"While you can climb this in just a bit more than two full 60m rope-lengths, the terrain and distance makes communication and rope drag a real problem. If you can change-over quickly at transitions, you can climb this route just as fast in four pitches instead, utilizing the rappel stations.

P1 - Mostly straight up. Don't stop at the first (tree) anchor - go to the 2nd anchor (cord around rocks) if possible. There is a spot where going straight up is 5.7 - 5.8,  however heading right is much easier once you find the holds. 35m. 

P2 - Diagonally up/left (flake, past a piton), then back diagonally right, past a sharp dead snag, to a small tree. 20-25m.

P3 - 4th class steps between several large ledges. Many teams choose to coil up the rope and simul-scramble through the easiest line. Another option is to hug the left side, providing for a 100' of nice 4th class climbing to the final headwall.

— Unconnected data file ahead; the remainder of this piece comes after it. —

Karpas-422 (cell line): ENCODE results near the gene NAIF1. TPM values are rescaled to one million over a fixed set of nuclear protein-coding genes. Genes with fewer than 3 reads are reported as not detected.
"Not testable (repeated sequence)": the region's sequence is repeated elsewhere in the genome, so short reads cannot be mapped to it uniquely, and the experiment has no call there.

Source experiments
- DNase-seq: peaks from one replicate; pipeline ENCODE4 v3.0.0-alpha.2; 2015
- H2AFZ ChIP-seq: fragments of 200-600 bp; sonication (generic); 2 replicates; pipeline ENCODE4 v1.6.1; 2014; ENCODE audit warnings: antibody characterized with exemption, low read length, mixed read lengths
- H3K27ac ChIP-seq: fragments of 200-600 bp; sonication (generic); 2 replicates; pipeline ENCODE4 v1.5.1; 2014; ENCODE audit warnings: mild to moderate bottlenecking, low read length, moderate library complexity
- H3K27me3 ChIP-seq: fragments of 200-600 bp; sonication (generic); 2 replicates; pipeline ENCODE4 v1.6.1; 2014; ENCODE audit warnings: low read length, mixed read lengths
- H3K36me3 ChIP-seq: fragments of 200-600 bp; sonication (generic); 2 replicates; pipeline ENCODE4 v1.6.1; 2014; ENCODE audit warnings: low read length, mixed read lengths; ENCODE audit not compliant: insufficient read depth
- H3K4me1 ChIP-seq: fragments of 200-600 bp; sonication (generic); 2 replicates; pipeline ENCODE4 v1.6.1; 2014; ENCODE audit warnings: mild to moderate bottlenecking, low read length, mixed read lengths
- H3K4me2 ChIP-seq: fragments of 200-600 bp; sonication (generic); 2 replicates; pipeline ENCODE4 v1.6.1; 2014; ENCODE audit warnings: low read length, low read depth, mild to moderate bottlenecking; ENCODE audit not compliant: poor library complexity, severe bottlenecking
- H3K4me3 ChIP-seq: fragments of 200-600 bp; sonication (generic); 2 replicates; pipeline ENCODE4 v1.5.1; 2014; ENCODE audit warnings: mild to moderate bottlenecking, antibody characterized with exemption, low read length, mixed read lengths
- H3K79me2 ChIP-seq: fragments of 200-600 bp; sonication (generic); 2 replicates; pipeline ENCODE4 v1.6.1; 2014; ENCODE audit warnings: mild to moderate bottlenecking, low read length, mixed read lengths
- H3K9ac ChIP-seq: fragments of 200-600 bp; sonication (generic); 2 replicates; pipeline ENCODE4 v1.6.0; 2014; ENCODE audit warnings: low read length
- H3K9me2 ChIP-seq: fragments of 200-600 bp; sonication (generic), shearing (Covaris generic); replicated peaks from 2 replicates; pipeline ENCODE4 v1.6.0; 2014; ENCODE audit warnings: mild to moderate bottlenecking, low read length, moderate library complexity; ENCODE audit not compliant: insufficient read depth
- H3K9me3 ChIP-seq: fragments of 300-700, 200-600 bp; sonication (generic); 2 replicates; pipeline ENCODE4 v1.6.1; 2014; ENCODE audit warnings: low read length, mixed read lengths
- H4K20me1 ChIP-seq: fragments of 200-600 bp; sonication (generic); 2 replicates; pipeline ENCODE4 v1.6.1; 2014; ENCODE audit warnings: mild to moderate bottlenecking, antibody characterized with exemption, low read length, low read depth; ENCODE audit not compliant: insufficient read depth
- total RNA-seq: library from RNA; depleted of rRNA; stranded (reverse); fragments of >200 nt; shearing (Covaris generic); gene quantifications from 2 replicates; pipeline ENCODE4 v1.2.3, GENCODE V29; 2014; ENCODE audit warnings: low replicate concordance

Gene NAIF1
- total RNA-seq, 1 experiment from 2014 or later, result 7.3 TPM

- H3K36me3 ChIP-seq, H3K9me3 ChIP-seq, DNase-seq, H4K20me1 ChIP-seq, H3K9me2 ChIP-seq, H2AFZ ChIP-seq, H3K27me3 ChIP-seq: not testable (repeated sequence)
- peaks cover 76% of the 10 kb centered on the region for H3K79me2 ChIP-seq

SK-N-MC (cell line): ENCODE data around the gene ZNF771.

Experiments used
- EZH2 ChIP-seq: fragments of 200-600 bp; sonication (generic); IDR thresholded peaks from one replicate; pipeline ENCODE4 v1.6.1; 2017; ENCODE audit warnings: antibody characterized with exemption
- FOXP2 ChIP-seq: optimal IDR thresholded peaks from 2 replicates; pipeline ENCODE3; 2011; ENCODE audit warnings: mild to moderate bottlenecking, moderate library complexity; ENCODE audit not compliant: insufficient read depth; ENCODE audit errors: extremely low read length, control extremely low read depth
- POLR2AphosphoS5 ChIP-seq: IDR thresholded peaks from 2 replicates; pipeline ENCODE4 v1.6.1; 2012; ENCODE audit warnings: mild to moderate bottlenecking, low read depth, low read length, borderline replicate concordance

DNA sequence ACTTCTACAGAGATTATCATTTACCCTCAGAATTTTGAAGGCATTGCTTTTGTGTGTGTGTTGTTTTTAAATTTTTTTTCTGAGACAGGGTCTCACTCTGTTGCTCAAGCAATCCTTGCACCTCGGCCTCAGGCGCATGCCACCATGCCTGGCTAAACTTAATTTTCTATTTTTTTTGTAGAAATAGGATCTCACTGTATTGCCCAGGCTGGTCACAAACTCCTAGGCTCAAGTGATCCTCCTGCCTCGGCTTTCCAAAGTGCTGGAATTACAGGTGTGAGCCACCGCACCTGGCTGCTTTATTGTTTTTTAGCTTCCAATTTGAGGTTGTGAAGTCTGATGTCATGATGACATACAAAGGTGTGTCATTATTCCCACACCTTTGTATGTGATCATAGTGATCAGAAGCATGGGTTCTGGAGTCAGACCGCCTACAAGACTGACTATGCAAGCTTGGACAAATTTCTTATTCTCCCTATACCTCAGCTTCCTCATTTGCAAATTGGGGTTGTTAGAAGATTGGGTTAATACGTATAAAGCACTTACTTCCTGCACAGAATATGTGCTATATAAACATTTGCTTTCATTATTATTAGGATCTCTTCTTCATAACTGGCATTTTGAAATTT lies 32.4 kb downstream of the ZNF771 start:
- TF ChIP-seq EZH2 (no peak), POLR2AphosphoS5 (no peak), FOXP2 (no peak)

P4 - A 4th class finish is available on the right side, with a rappel station at the top. 50' of 2nd class takes you to the summit. Other options involve 3 obvious parallel cracks separated horizontally by about 2 meters each. All 3 have stuck cams. 
- Left: 5.8, 3 stuck cams within inches of each other 
- Middle: 5.7, 1 stuck new green .75 x4 
- Right: 5.6, 1 stuck old yellow cam 

An alternative - and more fun - finish is to go the Left side of the headwall and climb the Catwalk, traversing up and left to the Left edge of the headwall, then following the rip to the summit blocks. A great horn immediately below the summit is an awesome terrain belay feature. 5.4, 100'.

Descent - 4 x 25m rappels utilizing slung trees with rappel rings. The second rappel - P3 - could be down-scrambled instead, depending on your comfort level. The final rappel - P1 - is a full 30m.

I would recommend following the approach trail from here, especially in late season. It is possible to rappel from the notch at the start of the route into Pineapple Basin in two 100' raps. These rappels are also quite possibly the most rock-fall hazardous part of the climb...consider yourself warned. Scrambling/hiking back the way you come around the small tower is just as fast, and much less hazardous."